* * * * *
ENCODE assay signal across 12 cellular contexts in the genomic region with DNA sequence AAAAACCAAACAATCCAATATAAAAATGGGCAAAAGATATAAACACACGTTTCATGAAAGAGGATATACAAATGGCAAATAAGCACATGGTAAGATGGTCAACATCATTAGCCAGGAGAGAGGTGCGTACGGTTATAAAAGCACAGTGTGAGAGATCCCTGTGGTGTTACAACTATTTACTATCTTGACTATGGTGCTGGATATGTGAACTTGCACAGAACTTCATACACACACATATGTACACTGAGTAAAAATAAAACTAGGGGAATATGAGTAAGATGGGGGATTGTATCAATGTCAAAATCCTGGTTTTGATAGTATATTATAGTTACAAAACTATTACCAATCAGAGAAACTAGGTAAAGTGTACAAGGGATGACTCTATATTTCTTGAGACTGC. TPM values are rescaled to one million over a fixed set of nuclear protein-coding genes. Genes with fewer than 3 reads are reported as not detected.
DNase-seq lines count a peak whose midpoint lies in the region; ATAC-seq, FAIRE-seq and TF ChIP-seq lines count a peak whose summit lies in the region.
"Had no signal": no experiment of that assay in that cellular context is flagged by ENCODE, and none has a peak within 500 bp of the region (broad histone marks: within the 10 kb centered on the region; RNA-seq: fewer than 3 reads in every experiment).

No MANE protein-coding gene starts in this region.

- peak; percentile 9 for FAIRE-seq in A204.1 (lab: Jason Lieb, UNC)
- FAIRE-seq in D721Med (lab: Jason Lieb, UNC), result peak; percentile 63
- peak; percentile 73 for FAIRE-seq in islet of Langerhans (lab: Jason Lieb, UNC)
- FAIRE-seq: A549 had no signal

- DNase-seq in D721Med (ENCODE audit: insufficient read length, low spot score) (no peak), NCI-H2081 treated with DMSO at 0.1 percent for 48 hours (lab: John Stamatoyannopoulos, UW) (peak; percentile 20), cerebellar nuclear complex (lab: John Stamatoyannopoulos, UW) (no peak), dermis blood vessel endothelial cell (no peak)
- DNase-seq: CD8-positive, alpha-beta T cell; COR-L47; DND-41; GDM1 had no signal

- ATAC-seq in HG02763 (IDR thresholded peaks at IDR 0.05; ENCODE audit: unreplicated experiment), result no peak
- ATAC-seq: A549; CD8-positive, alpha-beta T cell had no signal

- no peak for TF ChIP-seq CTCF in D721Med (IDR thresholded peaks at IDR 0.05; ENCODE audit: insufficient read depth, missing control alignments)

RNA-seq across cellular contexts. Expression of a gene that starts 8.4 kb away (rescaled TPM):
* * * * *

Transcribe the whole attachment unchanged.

ENCODE assay signal across 12 cellular contexts in the genomic region with DNA sequence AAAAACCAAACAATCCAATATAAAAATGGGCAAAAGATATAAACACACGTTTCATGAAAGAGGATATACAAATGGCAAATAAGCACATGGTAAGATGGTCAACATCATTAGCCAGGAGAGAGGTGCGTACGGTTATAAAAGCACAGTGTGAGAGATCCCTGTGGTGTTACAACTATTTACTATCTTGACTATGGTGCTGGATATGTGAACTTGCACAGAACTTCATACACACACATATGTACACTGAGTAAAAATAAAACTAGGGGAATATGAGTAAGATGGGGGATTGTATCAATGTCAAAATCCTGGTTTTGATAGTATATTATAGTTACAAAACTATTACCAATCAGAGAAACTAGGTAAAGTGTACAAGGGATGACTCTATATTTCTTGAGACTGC. TPM values are rescaled to one million over a fixed set of nuclear protein-coding genes. Genes with fewer than 3 reads are reported as not detected.
DNase-seq lines count a peak whose midpoint lies in the region; ATAC-seq, FAIRE-seq and TF ChIP-seq lines count a peak whose summit lies in the region.
"Had no signal": no experiment of that assay in that cellular context is flagged by ENCODE, and none has a peak within 500 bp of the region (broad histone marks: within the 10 kb centered on the region; RNA-seq: fewer than 3 reads in every experiment).

No MANE protein-coding gene starts in this region.

- peak; percentile 9 for FAIRE-seq in A204.1 (lab: Jason Lieb, UNC)
- FAIRE-seq in D721Med (lab: Jason Lieb, UNC), result peak; percentile 63
- peak; percentile 73 for FAIRE-seq in islet of Langerhans (lab: Jason Lieb, UNC)
- FAIRE-seq: A549 had no signal

- DNase-seq in D721Med (ENCODE audit: insufficient read length, low spot score) (no peak), NCI-H2081 treated with DMSO at 0.1 percent for 48 hours (lab: John Stamatoyannopoulos, UW) (peak; percentile 20), cerebellar nuclear complex (lab: John Stamatoyannopoulos, UW) (no peak), dermis blood vessel endothelial cell (no peak)
- DNase-seq: CD8-positive, alpha-beta T cell; COR-L47; DND-41; GDM1 had no signal

- ATAC-seq in HG02763 (IDR thresholded peaks at IDR 0.05; ENCODE audit: unreplicated experiment), result no peak
- ATAC-seq: A549; CD8-positive, alpha-beta T cell had no signal

- no peak for TF ChIP-seq CTCF in D721Med (IDR thresholded peaks at IDR 0.05; ENCODE audit: insufficient read depth, missing control alignments)

RNA-seq across cellular contexts. Expression of a gene that starts 8.4 kb away (rescaled TPM):